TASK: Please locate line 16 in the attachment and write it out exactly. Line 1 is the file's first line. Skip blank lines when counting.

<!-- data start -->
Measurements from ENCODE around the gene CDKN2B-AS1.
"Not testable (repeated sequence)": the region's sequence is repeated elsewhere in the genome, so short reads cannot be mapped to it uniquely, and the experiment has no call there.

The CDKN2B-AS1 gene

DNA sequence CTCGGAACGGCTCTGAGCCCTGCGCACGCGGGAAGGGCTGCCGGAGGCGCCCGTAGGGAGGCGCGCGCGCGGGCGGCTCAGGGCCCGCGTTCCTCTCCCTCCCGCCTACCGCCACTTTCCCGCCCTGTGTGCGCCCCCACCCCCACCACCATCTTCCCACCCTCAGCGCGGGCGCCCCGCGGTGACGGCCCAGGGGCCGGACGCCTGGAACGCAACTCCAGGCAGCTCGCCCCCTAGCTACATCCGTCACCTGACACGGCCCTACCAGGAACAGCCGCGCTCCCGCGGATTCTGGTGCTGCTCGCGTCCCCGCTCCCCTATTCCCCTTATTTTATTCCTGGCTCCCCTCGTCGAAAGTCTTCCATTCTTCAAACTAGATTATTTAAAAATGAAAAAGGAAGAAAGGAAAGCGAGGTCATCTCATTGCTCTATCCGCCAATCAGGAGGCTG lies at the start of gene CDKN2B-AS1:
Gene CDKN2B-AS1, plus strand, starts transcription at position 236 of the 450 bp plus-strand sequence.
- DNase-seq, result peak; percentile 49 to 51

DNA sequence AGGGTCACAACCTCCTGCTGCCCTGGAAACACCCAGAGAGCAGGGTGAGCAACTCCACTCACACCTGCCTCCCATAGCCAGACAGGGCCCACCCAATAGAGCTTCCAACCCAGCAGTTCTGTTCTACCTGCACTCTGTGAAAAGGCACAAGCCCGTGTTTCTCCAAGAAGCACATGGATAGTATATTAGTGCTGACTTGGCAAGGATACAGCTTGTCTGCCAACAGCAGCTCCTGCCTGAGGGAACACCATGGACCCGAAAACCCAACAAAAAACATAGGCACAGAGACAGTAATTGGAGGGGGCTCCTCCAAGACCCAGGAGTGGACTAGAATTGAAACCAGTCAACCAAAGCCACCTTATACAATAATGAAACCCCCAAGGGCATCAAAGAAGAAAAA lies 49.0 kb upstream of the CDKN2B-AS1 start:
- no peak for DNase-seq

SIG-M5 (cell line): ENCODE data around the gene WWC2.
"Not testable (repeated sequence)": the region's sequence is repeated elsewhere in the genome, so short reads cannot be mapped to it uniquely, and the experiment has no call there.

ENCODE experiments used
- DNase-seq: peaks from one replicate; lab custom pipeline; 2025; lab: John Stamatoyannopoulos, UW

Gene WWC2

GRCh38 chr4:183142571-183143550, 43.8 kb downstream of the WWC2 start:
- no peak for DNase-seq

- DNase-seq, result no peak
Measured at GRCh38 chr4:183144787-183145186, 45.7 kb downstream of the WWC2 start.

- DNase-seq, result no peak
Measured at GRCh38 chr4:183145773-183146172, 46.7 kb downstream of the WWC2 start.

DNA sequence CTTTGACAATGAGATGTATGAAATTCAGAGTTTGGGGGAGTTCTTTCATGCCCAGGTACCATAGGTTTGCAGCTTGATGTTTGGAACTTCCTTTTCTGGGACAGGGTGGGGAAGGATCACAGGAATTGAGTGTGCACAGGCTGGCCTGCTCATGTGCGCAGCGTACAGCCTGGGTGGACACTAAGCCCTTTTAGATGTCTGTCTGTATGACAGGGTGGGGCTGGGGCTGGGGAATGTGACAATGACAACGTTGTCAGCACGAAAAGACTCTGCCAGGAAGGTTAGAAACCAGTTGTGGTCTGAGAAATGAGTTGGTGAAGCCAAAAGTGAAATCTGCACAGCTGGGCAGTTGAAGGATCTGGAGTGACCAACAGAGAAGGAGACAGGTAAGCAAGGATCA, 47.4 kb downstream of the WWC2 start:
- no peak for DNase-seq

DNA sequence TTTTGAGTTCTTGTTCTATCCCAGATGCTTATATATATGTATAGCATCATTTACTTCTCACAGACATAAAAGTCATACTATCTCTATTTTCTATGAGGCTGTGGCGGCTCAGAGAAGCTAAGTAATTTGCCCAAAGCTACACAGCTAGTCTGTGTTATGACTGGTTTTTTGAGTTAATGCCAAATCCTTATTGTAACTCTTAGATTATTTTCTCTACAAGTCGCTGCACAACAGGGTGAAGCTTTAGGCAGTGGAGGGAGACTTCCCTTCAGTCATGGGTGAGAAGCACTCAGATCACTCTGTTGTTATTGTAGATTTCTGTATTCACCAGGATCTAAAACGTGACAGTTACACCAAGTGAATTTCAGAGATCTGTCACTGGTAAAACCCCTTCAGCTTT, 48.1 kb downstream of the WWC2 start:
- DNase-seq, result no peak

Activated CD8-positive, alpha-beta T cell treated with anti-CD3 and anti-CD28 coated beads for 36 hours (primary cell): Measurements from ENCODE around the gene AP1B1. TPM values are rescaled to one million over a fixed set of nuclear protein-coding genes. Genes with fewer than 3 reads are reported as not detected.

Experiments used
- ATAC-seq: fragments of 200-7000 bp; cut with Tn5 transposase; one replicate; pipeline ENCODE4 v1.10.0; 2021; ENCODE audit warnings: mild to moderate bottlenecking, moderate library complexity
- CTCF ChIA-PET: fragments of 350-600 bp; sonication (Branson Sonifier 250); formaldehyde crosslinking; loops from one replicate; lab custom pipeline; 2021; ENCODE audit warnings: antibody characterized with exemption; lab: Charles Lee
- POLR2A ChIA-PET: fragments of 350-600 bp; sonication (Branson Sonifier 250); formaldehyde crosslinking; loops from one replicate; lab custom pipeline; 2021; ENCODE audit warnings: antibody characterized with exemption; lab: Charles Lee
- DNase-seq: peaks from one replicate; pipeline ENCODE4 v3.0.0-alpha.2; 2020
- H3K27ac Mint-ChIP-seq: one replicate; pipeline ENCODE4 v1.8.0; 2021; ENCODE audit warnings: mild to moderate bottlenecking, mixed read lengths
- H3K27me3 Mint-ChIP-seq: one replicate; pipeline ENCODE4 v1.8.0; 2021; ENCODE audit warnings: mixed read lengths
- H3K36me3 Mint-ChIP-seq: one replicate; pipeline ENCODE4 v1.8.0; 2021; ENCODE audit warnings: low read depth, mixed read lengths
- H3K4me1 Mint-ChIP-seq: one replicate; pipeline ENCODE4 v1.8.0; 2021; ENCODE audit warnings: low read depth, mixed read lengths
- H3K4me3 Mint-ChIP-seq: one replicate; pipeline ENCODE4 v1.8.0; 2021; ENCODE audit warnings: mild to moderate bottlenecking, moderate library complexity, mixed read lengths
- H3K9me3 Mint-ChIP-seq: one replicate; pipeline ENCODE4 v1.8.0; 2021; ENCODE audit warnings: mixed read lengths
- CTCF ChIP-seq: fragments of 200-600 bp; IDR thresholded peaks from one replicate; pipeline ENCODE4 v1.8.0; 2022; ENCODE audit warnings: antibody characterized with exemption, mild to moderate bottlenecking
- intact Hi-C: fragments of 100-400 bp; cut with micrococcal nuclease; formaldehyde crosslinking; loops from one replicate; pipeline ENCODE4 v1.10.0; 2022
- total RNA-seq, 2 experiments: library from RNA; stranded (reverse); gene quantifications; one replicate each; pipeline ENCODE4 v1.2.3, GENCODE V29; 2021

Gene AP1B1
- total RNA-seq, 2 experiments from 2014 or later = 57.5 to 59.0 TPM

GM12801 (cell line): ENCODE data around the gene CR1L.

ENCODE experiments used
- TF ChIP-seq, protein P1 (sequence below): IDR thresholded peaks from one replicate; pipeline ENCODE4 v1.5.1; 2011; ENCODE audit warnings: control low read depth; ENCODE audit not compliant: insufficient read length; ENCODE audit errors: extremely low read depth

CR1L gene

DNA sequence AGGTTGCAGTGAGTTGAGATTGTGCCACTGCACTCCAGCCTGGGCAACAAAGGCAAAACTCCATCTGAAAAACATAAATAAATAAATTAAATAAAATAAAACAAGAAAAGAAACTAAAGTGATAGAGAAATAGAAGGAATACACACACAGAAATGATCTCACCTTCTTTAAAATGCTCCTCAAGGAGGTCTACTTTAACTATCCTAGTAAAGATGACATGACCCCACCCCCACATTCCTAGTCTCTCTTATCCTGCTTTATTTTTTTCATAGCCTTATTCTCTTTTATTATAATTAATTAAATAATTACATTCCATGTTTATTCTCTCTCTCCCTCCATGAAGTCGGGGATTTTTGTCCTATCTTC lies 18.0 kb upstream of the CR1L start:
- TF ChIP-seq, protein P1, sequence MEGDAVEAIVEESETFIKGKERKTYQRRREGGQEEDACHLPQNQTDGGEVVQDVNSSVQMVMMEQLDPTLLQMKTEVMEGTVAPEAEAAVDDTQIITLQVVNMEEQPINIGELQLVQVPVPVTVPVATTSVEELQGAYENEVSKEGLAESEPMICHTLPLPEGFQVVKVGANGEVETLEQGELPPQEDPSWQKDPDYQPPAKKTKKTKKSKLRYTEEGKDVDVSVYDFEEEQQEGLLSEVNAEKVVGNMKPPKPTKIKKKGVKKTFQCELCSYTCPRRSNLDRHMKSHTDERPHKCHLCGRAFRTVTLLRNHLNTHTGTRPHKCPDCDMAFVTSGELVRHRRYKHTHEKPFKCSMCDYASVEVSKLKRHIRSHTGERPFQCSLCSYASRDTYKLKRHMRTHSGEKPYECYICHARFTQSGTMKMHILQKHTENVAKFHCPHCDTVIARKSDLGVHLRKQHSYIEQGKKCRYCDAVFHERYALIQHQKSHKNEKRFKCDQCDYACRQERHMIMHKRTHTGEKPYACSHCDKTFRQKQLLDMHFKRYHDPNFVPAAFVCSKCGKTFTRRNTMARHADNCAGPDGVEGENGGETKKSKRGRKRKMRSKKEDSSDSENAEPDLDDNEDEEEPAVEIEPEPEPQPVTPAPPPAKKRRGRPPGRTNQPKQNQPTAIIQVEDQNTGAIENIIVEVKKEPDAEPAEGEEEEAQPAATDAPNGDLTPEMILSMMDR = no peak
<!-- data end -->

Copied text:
- DNase-seq, result no peak